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ASMC seek Gvt commitment on irrigation water charges

23 September 2020 | The Australian Sugar Milling Council (ASMC) left a meeting with the Queensland Government this week remaining optimistic that political consensus for irrigation water price cuts can be achieved to boost regional Queensland’s COVID-19 recovery.

The LNP and Katter Australia Party have made policy commitments ahead of the election to cut irrigation water charges by almost 20% and 25% respectively. A water price cut would boost productivity and provide an economic stimulus for communities that rely heavily on the sugar industry.

Meanwhile, the Queensland Government has frozen irrigation water prices until May next year while it considers a recommendation by the Queensland Competition Authority for further substantial price increases in water charges.

ASMC Chief Executive Mr David Pietsch said milling representatives delivered a clear message to the Queensland Minister for Natural Resources, Mines and Energy, Dr Anthony Lynham at the meeting.

“We have laid out a compelling case for the Government to invest in lower water charges to help regional Queensland back on the road to recovery and support the Premier’s focus on job creation,” Mr Pietsch said.

“The Minister was certainly sympathetic to the challenges facing the sugar industry now and into the future, however the Government has yet to commit to the certainty the industry requires on water charges,” he said.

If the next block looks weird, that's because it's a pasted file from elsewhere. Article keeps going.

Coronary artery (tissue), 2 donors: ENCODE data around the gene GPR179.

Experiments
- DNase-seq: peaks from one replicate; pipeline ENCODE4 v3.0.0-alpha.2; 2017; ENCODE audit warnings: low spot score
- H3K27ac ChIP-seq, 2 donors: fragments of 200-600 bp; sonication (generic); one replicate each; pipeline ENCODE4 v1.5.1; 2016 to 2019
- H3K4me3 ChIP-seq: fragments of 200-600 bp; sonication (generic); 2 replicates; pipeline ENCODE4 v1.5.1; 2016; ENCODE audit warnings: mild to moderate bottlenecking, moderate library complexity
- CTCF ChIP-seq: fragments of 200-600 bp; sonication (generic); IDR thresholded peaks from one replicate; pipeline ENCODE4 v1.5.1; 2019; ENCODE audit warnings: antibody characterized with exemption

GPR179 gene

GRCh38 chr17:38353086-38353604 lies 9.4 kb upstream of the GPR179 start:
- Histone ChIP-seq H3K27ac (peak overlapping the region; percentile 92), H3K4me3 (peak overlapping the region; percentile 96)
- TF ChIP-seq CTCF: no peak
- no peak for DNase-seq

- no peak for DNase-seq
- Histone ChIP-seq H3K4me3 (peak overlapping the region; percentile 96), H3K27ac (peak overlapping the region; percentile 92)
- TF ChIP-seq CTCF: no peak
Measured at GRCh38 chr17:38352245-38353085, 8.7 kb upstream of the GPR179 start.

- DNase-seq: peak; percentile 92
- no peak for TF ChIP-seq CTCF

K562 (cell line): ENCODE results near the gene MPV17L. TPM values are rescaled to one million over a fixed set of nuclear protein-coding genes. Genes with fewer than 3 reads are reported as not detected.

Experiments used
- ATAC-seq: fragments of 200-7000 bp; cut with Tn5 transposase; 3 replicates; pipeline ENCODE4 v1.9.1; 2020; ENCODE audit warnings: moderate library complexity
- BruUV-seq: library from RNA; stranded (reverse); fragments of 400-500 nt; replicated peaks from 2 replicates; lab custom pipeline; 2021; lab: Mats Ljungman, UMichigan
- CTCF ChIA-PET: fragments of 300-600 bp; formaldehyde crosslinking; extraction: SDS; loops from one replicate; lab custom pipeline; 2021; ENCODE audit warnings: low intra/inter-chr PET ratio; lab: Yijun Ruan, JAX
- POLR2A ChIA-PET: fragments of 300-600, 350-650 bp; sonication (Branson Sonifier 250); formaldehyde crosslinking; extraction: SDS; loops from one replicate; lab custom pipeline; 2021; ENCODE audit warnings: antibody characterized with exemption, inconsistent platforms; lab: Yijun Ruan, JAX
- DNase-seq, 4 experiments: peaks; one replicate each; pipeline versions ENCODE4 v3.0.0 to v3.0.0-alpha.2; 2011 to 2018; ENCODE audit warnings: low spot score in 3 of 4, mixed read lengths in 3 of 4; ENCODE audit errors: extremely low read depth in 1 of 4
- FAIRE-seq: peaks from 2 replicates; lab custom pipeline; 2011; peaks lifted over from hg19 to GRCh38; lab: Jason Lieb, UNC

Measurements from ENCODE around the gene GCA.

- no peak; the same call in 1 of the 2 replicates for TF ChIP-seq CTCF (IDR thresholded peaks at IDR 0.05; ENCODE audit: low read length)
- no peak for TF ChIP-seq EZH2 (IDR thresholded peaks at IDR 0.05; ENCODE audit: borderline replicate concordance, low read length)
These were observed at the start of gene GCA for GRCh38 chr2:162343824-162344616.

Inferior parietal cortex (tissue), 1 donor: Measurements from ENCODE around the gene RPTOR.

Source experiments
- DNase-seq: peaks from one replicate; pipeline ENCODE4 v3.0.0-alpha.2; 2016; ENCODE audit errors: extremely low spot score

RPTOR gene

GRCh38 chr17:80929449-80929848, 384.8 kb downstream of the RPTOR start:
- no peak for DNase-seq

Mr Pietsch said an independent study commissioned by the ASMC found a 25% reduction in irrigation water charges would cost $68 million over four years but generate an extra $220 million in economic value – a return of $3.20 for every $1.

Wilmar Sugar Australia, the nation’s largest sugar manufacturer with four mills in the Burdekin region alone, said ASMC’s proposal made strong economic sense.

“The viability of our mills hinges on a secure supply of sugarcane, and that is directly linked to affordable irrigation,” General Manager Operations Mike McLeod said.

“The Burdekin is one of the most productive sugarcane growing regions in the world and water is a key input.

“Without affordable irrigation water, productivity will fall. That would put both the growing and milling sectors under pressure,” concluded Mr McLeod.

Mackay Sugar, Australia’s second largest sugar milling enterprise, said ASMC’s proposal made strong economic sense.

“As water prices go up, growers use less water so it directly impacts on them and their productivity and on our profitability in the factories, so for a sugar mill business like ours, we need every tonne of cane we can get every year,” said Mackay Sugar Executive Director, Mr Mark Day.

“If we were able to get another 600,000 tonnes of cane, it’s about another $40 million worth of revenue, now that revenue goes into our workforce, into the harvesting crews, and goes into the growers and basically stays in this community so while the growers are using less water we’re not getting that extra revenue” said Mr Day.

Mr Pietsch said the Queensland sugar industry generated more than $4 billion for the Queensland economy each year and supported more than 23,000 jobs throughout the State, but the industry faced significant challenges from increasing overseas competition and depressed global sugar prices.

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